For example, the following declares that 'Every Person is an Agent':

foaf:Person rdfs:subClassOf foaf:Agent

Hierarchies of classes support inheritance of a property domain and range (see definitions in next section) from a class to its subclasses.

  • rdfs:subPropertyOf is an instance of rdf:Property that is used to state that all resources related by one property are also related by another.
  • rdfs:label is an instance of rdf:Property that may be used to provide a human-readable version of a resource's name.
  • rdfs:comment is an instance of rdf:Property that may be used to provide a human-readable description of a resource.

Utility properties

  • rdfs:seeAlso is an instance of rdf:Property that is used to indicate a resource that might provide additional information about the subject resource.
  • rdfs:isDefinedBy is an instance of rdf:Property that is used to indicate a resource defining the subject resource. This property may be used to indicate an RDF vocabulary in which a resource is described.

Examples of RDF Vocabularies

Popular RDF vocabularies represented in RDFS include:[6]

RDFS entailment

An entailment regime defines by using RDFS (or OWL, etc.) not only which entailment relation is used, but also which queries and graphs are well-formed for the regime. The RDFS entailment is a standard entailment relation in the semantic web.

For example, the following declares that 'Dog1 is an animal','Cat1 is a cat', 'Zoos host animals' and 'Zoo1 hosts the Cat2'  :

ex:dog1		rdf:type		ex:animal
ex:cat1		rdf:type		ex:cat
zoo:host	rdfs:range		ex:animal
ex:zoo1		zoo:host		ex:cat2

But this graph is not well formed because the system can not guess that a cat is an animal. We have to add 'Cats are animals' to do a well-formed graph with :

ex:cat		rdfs:subClassOf		ex:animal

Here is a correct example:

In EnglishThe graph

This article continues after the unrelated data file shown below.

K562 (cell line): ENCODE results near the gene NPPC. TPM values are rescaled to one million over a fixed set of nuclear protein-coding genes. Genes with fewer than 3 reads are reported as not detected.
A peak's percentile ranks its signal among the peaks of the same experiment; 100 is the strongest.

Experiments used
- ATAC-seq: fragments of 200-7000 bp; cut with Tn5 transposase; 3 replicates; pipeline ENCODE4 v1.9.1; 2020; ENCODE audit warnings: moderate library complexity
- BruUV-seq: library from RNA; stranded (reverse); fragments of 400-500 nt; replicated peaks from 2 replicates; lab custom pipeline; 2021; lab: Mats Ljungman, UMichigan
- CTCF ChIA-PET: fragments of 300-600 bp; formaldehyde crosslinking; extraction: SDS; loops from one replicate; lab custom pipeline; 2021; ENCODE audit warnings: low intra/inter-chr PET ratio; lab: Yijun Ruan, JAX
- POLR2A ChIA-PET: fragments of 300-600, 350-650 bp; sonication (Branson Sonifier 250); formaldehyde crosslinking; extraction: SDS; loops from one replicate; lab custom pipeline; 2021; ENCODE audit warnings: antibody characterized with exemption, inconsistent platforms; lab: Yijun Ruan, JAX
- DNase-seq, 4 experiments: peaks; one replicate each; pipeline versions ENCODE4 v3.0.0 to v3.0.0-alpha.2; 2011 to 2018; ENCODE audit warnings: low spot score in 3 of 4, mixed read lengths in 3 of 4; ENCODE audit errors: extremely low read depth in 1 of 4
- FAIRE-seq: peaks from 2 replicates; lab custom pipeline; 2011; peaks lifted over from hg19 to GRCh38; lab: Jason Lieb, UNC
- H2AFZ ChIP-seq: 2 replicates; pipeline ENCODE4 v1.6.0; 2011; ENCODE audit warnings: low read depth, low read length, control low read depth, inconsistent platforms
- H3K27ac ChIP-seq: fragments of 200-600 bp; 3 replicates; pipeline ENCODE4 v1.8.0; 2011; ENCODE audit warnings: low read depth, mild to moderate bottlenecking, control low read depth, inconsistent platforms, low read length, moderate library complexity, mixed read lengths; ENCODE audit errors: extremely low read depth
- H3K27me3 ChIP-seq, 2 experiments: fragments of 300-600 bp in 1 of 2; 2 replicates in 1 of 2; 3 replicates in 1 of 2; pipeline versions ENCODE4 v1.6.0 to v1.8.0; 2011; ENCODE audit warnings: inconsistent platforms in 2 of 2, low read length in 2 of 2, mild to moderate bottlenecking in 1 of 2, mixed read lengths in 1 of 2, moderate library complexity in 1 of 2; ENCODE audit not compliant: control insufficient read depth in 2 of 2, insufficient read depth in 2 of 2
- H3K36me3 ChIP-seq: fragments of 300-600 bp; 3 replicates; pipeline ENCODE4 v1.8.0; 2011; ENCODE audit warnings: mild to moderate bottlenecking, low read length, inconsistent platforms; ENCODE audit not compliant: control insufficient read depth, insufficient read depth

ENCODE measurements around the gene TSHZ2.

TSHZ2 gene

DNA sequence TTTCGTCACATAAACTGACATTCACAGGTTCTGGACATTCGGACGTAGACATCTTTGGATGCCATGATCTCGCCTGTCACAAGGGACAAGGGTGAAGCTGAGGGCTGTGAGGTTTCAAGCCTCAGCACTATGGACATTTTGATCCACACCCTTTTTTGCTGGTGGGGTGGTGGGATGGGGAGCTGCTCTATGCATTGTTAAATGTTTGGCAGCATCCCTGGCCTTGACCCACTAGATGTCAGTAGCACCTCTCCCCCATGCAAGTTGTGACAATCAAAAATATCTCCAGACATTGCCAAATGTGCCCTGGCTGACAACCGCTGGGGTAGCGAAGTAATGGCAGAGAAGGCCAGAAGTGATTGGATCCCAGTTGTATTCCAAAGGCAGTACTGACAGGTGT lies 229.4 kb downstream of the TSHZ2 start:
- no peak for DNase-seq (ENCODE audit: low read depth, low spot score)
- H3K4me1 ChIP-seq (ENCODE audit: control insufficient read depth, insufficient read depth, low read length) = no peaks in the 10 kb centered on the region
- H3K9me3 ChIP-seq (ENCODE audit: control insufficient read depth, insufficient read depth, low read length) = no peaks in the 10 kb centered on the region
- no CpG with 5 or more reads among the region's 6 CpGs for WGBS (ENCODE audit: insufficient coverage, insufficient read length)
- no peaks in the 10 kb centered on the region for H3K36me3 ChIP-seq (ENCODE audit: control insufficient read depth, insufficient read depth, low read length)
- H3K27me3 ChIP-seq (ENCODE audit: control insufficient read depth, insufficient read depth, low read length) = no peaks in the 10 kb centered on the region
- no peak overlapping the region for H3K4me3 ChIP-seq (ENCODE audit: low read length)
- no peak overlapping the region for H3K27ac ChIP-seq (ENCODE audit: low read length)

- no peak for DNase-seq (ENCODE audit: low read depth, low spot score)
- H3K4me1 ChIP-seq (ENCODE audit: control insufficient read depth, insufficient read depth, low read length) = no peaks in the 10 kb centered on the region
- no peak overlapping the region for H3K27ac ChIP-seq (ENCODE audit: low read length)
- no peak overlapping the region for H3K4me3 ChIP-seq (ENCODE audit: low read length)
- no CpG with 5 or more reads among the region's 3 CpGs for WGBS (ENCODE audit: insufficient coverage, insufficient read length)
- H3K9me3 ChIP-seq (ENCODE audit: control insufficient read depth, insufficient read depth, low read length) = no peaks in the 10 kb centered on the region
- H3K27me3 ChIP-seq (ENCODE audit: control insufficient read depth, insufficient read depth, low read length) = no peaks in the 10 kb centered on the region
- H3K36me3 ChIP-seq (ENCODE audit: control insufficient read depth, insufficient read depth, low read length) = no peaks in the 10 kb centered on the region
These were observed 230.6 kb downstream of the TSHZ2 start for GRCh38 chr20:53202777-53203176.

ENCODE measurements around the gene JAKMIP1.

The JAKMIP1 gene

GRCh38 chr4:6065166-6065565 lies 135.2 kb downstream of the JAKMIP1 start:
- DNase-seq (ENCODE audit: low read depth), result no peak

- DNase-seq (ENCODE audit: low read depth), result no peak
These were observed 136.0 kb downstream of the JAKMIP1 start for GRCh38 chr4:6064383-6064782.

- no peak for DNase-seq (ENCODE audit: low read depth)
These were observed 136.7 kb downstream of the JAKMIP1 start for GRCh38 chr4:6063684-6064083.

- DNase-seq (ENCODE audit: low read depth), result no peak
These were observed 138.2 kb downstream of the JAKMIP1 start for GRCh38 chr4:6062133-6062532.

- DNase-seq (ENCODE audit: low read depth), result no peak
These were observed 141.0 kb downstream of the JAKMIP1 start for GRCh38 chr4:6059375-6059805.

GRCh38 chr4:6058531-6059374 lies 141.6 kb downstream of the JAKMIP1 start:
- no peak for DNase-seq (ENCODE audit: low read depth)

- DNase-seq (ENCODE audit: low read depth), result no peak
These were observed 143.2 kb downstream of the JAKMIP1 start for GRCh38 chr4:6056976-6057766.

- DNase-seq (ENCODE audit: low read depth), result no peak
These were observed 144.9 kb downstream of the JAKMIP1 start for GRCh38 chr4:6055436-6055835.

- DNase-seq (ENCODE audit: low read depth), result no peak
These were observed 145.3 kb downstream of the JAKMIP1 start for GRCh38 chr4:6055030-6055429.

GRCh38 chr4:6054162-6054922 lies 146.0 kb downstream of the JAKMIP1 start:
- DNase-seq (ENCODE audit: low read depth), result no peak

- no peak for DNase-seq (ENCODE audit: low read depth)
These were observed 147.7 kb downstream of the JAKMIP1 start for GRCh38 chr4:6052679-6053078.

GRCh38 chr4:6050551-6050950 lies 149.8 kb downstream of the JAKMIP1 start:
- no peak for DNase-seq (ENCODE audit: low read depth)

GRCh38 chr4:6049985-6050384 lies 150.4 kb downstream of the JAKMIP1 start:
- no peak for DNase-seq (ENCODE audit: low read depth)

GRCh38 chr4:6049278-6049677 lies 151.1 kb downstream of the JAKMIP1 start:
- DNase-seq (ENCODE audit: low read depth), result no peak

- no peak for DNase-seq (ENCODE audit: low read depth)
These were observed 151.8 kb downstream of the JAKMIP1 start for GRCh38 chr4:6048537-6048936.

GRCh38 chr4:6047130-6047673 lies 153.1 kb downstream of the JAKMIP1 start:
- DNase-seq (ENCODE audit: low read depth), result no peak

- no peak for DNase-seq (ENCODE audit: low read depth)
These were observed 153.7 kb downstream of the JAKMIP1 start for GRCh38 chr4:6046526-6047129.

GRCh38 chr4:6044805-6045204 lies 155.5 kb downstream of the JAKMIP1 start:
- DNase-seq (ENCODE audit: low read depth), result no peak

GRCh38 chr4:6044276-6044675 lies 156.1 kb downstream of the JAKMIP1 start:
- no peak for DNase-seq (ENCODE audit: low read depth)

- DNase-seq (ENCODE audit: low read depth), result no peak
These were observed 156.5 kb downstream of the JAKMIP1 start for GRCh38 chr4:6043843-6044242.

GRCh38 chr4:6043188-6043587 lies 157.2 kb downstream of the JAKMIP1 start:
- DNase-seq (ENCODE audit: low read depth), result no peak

• Dog1 is an animal
  • Cat1 is a cat
  • Cats are animals
  • Zoos host animals
  • Zoo1 hosts the Cat2
@prefix rdf:   <http://www.w3.org/1999/02/22-rdf-syntax-ns#> .
@prefix rdfs:   <http://www.w3.org/2000/01/rdf-schema#> .
@prefix ex:   <http://example.org/> .
@prefix zoo:   <http://example.org/zoo/> .
ex:dog1	   rdf:type	    ex:animal .
ex:cat1	   rdf:type	    ex:cat .
ex:cat	   rdfs:subClassOf  ex:animal .
zoo:host   rdfs:range	    ex:animal .
ex:zoo1	   zoo:host	    ex:cat2 .

If your triplestore (or RDF database) implements the regime entailment of RDF and RDFS, the SPARQL query as follows (the keyword "a" is equivalent to rdf:type in SPARQL):

PREFIX  ex: <http://example.org/>
SELECT ?animal
  { ?animal a ex:animal . }

Gives the following result with cat1 in it because the Cat's type inherits of Animal's type:


See also


  1. RDFS first version
  2. "XML and Semantic Web W3C Standards Timeline" (PDF). 2012-02-04. Archived from the original (PDF) on April 24, 2013.
  3. Final W3C recommendation
  4. FOAF Vocabulary Specification 0.99 by Dan Brickley, Libby Miller.
  5. DuCharme, Bob (2011). Learning SPARQL. Sebastopol, California, United States: O'Reilly Media. p. 36. ISBN 9781449306595.
  6. W3C RDF 1.1 Primer by Guus Schreiber and Yves Raimond
  7. DCMI term declarations represented in RDF schema language, Dublin Core Metadata Initiative